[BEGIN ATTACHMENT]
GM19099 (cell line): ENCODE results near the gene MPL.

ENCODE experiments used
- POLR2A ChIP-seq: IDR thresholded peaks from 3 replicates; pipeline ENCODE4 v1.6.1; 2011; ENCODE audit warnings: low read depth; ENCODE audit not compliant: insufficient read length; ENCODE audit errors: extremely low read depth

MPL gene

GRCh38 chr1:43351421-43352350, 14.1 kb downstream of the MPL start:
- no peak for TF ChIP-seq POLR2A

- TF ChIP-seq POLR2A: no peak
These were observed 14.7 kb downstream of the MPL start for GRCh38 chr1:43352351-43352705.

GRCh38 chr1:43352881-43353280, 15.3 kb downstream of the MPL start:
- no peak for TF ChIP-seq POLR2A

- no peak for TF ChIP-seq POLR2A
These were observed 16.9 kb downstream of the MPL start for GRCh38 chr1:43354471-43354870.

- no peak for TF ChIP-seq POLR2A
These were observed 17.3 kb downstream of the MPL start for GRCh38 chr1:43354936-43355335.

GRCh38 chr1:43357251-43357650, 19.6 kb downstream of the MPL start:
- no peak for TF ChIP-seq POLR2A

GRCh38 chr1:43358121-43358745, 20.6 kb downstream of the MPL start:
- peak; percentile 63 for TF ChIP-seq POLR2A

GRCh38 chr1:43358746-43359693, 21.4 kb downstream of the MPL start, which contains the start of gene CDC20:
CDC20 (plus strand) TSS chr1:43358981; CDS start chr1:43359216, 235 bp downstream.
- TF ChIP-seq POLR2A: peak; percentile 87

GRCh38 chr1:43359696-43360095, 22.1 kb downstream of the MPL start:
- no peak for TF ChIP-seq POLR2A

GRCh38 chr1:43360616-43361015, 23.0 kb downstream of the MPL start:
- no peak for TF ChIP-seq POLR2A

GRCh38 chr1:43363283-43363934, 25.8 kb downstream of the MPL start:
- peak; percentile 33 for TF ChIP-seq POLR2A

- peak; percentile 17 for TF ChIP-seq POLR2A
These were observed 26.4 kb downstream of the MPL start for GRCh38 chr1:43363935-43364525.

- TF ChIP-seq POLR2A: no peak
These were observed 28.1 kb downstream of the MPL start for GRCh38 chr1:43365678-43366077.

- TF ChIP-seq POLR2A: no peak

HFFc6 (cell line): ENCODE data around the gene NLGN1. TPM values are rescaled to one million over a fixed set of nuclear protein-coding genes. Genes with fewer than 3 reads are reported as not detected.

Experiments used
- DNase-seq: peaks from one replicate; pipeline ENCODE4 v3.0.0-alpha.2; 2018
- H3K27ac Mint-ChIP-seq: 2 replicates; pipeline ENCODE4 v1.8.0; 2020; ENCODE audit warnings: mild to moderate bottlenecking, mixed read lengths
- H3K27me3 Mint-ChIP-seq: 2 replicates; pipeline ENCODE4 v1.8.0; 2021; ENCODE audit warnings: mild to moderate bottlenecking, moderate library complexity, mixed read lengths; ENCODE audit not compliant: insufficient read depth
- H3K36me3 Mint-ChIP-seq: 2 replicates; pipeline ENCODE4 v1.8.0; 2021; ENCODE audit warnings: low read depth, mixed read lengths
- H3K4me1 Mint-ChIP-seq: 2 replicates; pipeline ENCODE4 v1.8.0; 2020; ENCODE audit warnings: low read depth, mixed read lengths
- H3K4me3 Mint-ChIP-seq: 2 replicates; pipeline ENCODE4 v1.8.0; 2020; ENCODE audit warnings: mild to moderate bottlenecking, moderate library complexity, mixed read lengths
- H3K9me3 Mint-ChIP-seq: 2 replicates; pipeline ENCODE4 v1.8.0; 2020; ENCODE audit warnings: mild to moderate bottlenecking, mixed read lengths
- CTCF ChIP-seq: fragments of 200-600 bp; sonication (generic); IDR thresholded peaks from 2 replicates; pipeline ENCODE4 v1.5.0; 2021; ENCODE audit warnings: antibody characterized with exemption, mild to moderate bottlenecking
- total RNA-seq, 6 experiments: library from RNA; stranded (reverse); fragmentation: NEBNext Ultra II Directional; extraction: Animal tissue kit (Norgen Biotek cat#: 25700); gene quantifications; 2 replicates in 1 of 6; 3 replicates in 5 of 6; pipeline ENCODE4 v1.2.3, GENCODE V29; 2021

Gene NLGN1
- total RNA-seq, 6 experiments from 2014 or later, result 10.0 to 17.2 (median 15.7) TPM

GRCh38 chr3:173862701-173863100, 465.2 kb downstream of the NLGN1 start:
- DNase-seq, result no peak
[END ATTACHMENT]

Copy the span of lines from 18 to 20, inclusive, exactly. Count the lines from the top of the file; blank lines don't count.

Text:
- peak; percentile 63 for TF ChIP-seq POLR2A

GRCh38 chr1:43358746-43359693, 21.4 kb downstream of the MPL start, which contains the start of gene CDC20:
CDC20 (plus strand) TSS chr1:43358981; CDS start chr1:43359216, 235 bp downstream.